Outcomes of NAION in Patients With and Without Diabetes Mellitus
Ophthalmology, April 2017
People with diabetes mellitus (DM) are known to have a greater risk of nonarteritic anterior ischemic optic neuropathy (NAION) than those without DM. Sharma et al. compared the visual outcomes, predictors of visual outcomes, and prevalence of bilateral/sequential NAION in these 2 groups of patients. The authors found that the visual acuity (VA) levels at presentation with NAION and at final follow-up were not significantly different between diabetic patients and nondiabetic controls, even though diabetic patients had a higher prevalence of cardiovascular risk factors.
Study participants included 30 patients with DM and 62 without DM (control patients) who presented within 4 weeks of onset of NAION symptoms. Of these 92 patients who completed baseline demographic assessments, 81 had clinical follow-up for ≥3 months and were included in the final visual outcomes. (Median follow-up duration was 38.7 weeks in diabetic patients and 52.9 weeks in nondiabetic patients.) The main outcome measure was visual acuity at last follow-up.
In nondiabetic patients, the most prevalent risk factor for NAION was hyperlipidemia (62.9%); for diabetic patients, NAION risk factors included hypertension (83.3%), hyperlipidemia (83.3%), and small cup-to-disc ratio (63.3%). Sequential NAION occurred in 36.8% of diabetic patients and 20.9% of nondiabetic patients. At last follow-up, 48% of diabetic and 62% of nondiabetic patients had VA better than 20/40. Similar proportions of diabetic and nondiabetic patients (8 [27%] diabetic and 14 [22.5%] nondiabetic patients) recorded a final follow-up vision of 1.0 logMAR or worse at a minimum of 3 months. Ischemic heart disease (odds ratio [OR], 7.21; p < .001) and greater age (OR, 1.05; p =.045) were associated with increased risk for final VA <20/200 in the multiple regression model (OR, 4.35; p = .011).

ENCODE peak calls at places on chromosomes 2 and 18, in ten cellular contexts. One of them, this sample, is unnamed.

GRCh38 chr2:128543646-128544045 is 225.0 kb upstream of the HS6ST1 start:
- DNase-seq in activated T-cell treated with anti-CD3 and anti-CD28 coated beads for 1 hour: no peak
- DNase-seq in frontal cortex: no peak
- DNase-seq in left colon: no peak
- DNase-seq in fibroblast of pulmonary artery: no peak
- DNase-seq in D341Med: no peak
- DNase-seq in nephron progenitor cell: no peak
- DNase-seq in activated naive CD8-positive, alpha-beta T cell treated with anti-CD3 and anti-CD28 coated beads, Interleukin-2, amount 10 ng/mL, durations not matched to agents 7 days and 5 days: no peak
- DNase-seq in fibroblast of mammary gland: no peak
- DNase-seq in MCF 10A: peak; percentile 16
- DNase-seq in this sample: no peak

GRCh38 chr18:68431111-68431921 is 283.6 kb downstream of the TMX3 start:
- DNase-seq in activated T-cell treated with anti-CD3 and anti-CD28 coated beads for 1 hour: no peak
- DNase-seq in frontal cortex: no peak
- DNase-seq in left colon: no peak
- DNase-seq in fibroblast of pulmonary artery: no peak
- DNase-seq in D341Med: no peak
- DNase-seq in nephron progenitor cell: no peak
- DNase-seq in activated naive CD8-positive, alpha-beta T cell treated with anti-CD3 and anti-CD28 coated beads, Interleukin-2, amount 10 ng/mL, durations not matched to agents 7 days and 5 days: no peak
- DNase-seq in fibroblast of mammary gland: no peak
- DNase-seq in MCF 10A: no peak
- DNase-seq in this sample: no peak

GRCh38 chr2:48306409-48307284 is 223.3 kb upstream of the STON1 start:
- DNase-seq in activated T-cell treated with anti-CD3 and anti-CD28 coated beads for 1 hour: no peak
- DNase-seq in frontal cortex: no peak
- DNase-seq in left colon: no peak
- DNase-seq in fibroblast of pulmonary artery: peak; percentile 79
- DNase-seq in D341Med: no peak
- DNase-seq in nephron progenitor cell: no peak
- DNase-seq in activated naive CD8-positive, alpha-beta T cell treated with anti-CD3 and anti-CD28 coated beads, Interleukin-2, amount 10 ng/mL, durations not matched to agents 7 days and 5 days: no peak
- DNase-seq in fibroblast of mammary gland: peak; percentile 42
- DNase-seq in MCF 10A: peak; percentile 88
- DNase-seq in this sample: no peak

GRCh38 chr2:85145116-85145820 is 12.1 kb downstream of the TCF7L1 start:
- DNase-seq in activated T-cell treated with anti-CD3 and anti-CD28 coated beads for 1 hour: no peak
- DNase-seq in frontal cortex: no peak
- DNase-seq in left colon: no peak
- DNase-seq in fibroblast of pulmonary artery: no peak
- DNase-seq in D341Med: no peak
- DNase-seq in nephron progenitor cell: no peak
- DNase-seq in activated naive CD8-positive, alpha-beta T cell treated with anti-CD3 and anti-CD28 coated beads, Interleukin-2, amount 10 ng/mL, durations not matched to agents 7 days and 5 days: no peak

The researchers concluded that their analysis of VA outcomes in patients with NAION demonstrates that DM does not affect final VA, despite its association with increased NAION risk. Further, they found that ischemic heart disease may be an independent risk factor for worse final VA after the acute disease has resolved.
The original article can be found here.